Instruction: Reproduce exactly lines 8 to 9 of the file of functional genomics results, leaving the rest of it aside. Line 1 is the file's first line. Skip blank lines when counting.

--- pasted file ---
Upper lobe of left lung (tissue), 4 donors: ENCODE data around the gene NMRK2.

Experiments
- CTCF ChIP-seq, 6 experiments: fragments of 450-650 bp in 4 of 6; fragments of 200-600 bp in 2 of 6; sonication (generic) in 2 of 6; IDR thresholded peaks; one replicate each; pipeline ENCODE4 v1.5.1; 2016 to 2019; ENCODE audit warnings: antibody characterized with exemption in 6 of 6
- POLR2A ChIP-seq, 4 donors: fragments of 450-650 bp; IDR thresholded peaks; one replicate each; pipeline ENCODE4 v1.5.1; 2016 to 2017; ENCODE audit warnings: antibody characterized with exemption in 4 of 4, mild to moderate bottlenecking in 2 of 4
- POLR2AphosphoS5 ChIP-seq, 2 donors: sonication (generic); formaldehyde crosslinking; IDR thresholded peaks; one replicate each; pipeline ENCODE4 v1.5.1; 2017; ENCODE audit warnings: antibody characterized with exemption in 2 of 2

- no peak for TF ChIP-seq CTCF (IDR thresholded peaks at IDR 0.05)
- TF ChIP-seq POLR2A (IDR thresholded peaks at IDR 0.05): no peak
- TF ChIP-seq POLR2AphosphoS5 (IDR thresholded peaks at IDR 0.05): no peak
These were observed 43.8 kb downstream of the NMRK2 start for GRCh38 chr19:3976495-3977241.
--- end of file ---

- TF ChIP-seq POLR2AphosphoS5 (IDR thresholded peaks at IDR 0.05): no peak
These were observed 43.8 kb downstream of the NMRK2 start for GRCh38 chr19:3976495-3977241.